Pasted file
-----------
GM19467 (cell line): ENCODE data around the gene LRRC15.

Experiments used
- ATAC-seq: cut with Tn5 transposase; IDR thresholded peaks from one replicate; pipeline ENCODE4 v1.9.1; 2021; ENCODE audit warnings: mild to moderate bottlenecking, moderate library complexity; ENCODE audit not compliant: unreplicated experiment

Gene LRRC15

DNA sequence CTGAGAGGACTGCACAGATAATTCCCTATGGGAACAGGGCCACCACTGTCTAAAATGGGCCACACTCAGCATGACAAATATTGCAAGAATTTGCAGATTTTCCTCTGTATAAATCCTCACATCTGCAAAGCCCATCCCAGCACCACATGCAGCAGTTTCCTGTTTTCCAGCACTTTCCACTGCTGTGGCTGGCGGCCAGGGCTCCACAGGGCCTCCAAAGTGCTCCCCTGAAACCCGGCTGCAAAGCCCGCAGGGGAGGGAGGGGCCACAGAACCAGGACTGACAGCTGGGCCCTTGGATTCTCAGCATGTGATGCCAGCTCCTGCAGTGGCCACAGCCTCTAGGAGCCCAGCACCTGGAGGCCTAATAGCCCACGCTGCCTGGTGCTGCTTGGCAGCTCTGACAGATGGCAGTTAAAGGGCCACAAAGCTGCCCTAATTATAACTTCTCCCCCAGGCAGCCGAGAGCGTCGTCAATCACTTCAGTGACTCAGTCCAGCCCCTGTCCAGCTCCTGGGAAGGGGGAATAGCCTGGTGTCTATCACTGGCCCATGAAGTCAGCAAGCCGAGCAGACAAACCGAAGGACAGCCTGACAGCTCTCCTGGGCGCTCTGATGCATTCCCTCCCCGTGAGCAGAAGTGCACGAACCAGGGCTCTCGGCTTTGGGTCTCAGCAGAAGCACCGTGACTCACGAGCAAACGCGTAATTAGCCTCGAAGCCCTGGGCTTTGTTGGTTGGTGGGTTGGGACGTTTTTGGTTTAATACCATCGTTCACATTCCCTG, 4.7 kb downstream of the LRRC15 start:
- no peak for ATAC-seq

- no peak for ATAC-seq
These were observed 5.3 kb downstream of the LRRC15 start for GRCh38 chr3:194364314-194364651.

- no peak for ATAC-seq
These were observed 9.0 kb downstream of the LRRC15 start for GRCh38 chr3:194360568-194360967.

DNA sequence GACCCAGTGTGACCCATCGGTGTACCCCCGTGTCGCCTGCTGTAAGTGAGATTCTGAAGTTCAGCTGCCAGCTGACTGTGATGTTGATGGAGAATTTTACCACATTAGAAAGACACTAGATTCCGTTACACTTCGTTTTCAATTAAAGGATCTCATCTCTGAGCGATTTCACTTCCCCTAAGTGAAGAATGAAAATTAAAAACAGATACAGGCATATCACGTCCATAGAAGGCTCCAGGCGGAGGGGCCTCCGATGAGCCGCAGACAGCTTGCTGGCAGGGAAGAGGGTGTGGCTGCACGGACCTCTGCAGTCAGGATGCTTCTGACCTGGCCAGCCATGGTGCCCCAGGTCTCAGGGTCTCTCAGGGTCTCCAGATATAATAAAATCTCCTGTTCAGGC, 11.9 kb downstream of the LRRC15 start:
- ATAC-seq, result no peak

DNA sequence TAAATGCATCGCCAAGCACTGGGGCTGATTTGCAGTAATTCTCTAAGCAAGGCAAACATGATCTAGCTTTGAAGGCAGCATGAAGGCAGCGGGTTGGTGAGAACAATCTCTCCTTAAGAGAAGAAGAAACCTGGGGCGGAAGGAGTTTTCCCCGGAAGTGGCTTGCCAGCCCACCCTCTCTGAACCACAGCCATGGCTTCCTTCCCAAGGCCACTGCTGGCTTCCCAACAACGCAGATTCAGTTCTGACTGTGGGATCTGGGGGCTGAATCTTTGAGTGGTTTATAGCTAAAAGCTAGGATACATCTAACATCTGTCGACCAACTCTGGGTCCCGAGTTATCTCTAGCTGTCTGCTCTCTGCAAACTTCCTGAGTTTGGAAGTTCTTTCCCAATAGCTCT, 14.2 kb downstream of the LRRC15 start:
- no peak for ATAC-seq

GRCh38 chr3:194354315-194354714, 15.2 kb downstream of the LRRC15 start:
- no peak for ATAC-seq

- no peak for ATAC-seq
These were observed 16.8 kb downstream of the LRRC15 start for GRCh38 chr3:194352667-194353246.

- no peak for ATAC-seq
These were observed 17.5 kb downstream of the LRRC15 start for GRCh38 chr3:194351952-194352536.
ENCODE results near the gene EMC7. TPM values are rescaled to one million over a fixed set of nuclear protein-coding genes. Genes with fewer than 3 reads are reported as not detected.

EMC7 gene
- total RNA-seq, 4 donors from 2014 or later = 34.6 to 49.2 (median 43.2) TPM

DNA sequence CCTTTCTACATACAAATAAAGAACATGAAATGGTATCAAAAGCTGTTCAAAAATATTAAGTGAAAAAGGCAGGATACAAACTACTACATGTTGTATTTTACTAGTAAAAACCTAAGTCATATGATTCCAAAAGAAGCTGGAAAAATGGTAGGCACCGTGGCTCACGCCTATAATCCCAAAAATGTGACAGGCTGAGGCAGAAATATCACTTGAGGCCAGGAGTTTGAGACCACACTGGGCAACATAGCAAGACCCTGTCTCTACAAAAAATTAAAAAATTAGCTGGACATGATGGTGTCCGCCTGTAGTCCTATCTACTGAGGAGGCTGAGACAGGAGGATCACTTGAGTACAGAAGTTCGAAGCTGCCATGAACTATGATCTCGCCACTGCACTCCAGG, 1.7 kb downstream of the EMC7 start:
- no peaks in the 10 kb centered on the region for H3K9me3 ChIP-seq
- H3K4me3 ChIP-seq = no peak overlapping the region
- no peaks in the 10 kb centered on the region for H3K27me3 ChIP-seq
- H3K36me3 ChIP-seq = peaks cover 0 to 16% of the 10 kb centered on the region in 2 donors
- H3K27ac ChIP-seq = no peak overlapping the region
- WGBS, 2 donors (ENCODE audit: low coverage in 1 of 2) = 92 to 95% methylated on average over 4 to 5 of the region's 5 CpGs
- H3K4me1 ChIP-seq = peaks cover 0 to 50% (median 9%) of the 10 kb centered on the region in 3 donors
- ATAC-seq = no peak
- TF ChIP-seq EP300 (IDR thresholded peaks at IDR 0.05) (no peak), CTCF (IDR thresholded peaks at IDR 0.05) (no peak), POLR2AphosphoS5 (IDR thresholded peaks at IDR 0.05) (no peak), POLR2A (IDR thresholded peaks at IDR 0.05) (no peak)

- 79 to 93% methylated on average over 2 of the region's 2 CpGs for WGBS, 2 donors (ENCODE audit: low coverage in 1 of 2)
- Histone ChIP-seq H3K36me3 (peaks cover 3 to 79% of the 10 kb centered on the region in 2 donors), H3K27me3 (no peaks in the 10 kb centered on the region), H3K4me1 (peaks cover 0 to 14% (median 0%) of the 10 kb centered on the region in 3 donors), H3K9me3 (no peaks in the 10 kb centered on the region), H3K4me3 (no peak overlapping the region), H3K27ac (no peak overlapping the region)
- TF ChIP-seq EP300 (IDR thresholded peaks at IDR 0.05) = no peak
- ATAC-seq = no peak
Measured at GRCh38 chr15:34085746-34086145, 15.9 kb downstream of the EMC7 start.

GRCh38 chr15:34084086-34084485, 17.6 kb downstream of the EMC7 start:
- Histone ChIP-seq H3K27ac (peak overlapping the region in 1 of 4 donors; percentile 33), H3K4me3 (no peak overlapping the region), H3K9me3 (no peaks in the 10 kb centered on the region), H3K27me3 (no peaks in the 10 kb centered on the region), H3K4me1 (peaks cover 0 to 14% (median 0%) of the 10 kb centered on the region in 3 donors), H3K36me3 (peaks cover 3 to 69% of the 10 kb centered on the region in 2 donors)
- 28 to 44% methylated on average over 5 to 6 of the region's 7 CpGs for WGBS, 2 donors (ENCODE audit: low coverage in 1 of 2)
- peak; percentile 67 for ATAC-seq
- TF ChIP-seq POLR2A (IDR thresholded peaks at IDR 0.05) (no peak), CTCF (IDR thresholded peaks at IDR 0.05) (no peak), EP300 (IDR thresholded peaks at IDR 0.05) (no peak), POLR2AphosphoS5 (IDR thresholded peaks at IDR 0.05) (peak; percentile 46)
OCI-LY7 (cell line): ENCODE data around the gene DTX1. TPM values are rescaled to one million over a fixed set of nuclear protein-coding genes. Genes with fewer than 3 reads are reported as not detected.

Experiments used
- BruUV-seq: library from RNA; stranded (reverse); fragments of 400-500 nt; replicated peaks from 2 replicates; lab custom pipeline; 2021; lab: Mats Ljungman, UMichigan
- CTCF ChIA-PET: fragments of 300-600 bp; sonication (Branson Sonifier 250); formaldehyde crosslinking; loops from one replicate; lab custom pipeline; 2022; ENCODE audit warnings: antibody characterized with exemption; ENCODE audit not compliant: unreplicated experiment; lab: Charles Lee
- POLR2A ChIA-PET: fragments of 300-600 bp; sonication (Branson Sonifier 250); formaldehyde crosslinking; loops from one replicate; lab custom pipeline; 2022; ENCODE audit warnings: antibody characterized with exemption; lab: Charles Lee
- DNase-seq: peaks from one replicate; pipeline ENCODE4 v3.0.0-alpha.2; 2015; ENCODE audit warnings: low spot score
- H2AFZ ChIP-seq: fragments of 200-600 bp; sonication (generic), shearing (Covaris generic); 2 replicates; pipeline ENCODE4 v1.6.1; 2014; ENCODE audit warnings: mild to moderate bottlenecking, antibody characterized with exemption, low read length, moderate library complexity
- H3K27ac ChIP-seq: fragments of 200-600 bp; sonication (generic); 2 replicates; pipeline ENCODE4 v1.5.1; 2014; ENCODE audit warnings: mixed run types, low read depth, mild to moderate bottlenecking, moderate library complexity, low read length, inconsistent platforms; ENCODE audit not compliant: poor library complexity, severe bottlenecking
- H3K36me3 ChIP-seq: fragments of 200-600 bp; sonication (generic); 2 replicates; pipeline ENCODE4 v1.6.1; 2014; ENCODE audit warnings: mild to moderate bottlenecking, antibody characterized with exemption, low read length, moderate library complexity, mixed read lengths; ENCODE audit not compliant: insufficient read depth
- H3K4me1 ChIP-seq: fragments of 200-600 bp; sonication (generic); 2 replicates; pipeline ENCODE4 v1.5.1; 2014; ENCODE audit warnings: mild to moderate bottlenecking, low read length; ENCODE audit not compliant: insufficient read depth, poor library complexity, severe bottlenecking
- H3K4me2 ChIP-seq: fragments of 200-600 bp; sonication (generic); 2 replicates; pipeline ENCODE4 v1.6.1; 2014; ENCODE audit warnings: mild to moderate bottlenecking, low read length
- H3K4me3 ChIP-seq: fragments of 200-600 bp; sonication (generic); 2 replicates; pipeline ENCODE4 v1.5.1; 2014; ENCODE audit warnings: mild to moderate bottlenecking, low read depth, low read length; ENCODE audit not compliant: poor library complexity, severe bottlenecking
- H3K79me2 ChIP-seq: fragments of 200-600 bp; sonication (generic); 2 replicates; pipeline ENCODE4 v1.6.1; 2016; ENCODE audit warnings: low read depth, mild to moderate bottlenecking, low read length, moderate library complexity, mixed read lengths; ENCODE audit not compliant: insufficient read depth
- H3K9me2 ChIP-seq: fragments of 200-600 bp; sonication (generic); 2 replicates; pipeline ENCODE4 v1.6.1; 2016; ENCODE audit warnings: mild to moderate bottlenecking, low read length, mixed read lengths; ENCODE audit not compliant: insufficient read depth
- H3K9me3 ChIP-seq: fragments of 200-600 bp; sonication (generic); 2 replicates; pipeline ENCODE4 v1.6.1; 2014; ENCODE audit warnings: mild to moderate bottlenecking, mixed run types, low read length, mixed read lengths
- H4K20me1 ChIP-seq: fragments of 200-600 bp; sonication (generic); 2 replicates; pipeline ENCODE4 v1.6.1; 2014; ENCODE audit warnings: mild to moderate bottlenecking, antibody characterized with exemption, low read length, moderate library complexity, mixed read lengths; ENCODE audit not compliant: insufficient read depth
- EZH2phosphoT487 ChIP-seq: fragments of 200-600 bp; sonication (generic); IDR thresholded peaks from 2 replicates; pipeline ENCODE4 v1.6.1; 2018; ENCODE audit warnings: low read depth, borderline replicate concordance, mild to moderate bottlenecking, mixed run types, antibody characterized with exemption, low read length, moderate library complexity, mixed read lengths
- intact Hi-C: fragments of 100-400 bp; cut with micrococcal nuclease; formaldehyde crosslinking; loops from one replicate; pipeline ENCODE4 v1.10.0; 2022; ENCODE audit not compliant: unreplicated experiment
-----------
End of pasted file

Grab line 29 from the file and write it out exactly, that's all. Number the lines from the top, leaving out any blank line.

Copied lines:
- H3K27ac ChIP-seq = no peak overlapping the region